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Australians deserve tech that protects their rights

Rights and Freedoms
crowd walking over binary code

A new report by the Australian Human Rights Commission calls for far-reaching changes to ensure governments, companies and others safeguard human rights in the design, development and use of new technologies like artificial intelligence (AI).

The Human Rights and Technology final report, released today, makes 38 recommendations to ensure human rights are upheld in Australia’s laws, policies, funding and education on AI.  

Recommendations include stronger community protections against harmful uses of AI—especially when AI is used in high-risk areas such as policing, social security and banking—and the creation of a new AI Safety Commissioner to help lead Australia’s transition to an AI-powered world.

“New technology should give us what we want and need, not what we fear,” said Edward Santow, Australia’s Human Rights Commissioner.

“Our country has always embraced innovation, but over the course of our Human Rights and Technology project, Australians have consistently told us that new technology needs to be fair and accountable. That’s why we are recommending a moratorium on some high-risk uses of facial recognition technology, and on the use of ‘black box’ or opaque AI in decision making by corporations and by government.

“We’re also recommending measures to ensure that no-one is left behind as Australia continues its digital transformation—especially people with disability. We need to ensure that new technology facilitates the inclusive society Australians want to live in, and that innovation is consistent with our values.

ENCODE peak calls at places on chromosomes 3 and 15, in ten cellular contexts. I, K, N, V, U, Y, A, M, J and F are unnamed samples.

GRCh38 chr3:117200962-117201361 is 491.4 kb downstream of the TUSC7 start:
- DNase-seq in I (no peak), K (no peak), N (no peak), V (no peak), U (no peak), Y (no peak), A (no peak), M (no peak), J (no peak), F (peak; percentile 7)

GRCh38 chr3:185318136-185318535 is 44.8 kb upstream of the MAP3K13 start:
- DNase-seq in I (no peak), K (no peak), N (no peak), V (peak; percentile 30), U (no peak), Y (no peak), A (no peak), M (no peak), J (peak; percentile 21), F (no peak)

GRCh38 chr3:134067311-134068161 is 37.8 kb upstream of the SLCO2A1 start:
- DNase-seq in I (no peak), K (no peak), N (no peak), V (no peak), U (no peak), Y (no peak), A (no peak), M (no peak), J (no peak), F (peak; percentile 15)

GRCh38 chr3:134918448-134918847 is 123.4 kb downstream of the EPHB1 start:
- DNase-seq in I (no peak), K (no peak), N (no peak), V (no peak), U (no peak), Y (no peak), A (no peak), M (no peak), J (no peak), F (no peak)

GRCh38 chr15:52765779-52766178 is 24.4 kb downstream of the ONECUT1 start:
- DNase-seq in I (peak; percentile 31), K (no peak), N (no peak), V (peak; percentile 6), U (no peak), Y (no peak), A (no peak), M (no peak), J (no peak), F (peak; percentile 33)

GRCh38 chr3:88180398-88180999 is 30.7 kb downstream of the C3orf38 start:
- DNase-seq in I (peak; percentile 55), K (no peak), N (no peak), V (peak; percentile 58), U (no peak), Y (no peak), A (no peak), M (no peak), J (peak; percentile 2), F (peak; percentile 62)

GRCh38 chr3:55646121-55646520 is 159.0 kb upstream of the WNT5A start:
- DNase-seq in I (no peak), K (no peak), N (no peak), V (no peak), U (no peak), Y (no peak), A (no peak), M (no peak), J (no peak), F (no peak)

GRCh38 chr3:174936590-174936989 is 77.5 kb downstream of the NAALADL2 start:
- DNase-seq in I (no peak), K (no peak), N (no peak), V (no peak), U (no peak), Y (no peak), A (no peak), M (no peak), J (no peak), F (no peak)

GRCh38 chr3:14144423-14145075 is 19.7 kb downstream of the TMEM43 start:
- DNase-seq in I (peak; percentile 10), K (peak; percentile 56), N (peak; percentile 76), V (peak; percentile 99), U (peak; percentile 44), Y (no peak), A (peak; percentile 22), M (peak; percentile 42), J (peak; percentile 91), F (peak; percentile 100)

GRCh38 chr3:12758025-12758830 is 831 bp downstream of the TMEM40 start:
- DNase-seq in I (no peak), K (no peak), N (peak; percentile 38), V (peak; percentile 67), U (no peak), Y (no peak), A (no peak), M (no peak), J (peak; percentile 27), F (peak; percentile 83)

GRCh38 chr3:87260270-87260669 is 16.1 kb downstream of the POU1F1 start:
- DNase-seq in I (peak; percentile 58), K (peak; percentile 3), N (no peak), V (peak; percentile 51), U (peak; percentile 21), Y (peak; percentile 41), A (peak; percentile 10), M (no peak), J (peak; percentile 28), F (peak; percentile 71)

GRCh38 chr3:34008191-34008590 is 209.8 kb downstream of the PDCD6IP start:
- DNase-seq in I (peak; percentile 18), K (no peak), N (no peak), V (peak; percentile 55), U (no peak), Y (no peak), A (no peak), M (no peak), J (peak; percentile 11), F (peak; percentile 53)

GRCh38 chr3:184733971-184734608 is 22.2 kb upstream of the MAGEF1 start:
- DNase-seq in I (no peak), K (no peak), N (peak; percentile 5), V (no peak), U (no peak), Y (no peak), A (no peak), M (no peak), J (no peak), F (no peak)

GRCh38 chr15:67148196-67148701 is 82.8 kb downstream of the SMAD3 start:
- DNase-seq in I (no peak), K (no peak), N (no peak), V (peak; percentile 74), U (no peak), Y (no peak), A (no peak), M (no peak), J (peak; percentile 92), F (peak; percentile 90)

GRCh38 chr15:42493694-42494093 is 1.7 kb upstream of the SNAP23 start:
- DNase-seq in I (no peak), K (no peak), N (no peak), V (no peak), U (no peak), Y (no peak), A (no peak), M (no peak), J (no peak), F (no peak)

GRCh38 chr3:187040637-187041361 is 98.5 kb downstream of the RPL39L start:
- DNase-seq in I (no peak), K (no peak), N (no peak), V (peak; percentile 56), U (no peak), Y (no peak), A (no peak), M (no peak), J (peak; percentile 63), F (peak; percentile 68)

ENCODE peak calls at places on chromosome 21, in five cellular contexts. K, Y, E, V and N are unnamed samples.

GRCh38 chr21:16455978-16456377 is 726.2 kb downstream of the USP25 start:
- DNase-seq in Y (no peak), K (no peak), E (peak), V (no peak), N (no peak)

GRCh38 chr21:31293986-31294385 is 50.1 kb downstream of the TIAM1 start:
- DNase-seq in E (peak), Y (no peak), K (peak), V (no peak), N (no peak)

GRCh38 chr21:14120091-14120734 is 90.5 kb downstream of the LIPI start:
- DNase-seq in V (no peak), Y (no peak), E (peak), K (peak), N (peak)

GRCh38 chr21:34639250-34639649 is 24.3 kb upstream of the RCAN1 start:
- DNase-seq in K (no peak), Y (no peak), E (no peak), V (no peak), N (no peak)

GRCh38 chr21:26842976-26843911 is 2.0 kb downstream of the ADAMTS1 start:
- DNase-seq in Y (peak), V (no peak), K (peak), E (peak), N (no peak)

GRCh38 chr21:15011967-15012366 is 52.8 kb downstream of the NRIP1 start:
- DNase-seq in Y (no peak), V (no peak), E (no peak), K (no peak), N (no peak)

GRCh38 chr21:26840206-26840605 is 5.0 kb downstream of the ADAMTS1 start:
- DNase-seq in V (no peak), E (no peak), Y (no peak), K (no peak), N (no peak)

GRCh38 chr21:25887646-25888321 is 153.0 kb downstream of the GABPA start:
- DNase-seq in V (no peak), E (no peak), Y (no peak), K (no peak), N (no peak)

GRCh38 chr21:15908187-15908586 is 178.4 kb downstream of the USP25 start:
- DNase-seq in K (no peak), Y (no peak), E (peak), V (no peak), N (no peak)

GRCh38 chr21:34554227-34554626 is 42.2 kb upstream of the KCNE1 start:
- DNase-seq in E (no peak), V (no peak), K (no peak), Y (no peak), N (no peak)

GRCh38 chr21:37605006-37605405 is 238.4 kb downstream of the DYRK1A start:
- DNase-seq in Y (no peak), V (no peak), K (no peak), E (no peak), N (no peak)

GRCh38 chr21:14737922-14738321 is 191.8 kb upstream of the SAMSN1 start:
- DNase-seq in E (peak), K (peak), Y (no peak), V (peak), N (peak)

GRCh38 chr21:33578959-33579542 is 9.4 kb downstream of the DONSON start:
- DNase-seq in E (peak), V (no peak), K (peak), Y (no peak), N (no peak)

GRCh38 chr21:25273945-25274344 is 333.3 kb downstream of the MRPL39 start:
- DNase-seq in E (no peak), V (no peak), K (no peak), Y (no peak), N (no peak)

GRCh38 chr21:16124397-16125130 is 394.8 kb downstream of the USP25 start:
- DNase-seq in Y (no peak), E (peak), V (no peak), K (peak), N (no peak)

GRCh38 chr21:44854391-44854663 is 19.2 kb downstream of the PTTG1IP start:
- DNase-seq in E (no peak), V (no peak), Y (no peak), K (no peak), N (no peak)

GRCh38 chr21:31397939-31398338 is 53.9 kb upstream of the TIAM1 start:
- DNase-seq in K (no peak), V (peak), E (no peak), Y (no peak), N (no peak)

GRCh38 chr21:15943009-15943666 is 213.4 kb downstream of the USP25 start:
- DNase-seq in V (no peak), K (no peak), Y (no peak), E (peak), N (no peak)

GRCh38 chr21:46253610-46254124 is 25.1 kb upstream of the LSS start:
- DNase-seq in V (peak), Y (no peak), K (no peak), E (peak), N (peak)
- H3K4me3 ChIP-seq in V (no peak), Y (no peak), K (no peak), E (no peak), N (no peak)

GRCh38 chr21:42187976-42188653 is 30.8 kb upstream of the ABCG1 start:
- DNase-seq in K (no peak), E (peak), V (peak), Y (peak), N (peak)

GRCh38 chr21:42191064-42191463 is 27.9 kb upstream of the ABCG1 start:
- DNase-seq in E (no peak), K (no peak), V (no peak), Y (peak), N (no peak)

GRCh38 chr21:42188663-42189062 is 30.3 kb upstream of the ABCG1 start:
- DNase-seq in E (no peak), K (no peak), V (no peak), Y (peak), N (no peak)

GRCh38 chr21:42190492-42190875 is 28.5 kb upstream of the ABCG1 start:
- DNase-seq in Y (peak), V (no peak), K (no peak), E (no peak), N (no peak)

“We already have laws that aim to protect people from being treated unfairly. Our report recommends ways to apply those laws more effectively, and some targeted reform that would bring our laws into the 21st century.

“Australians should be told when AI is used in decisions that affect them. The best way to rebuild public trust in the use of AI by government and corporations is by ensuring transparency, accountability and independent oversight, and a new AI Safety Commissioner could play a valuable role in this process.

“A clear national strategy and good leadership will give Australia a competitive advantage and technology that Australians can trust.”

The Human Rights and Technology final report is the culmination of three years of consultation with the tech industry, governments, civil society and communities across Australia. The project included a national survey, face-to-face consultations with national and international experts, roundtables and formal submissions.

You can read the Human Rights and Technology final report and find out more about the project at

A full media pack, including the report, briefings, infographics and videos, is available to download here.

For more information and interviews with Human Rights Commissioner Edward Santow, contact Liz Stephens on 0430 366 529 or at


Human Rights and Technology project major project partners:

Logos of: DFAT, Herbert Smith Freehills, LexisNexis, UTS

While cooperation with partners is invaluable, the Australian Human Rights Commission is solely responsible for all material produced in this Project. As Australia’s national human rights institution, the Commission is independent and impartial.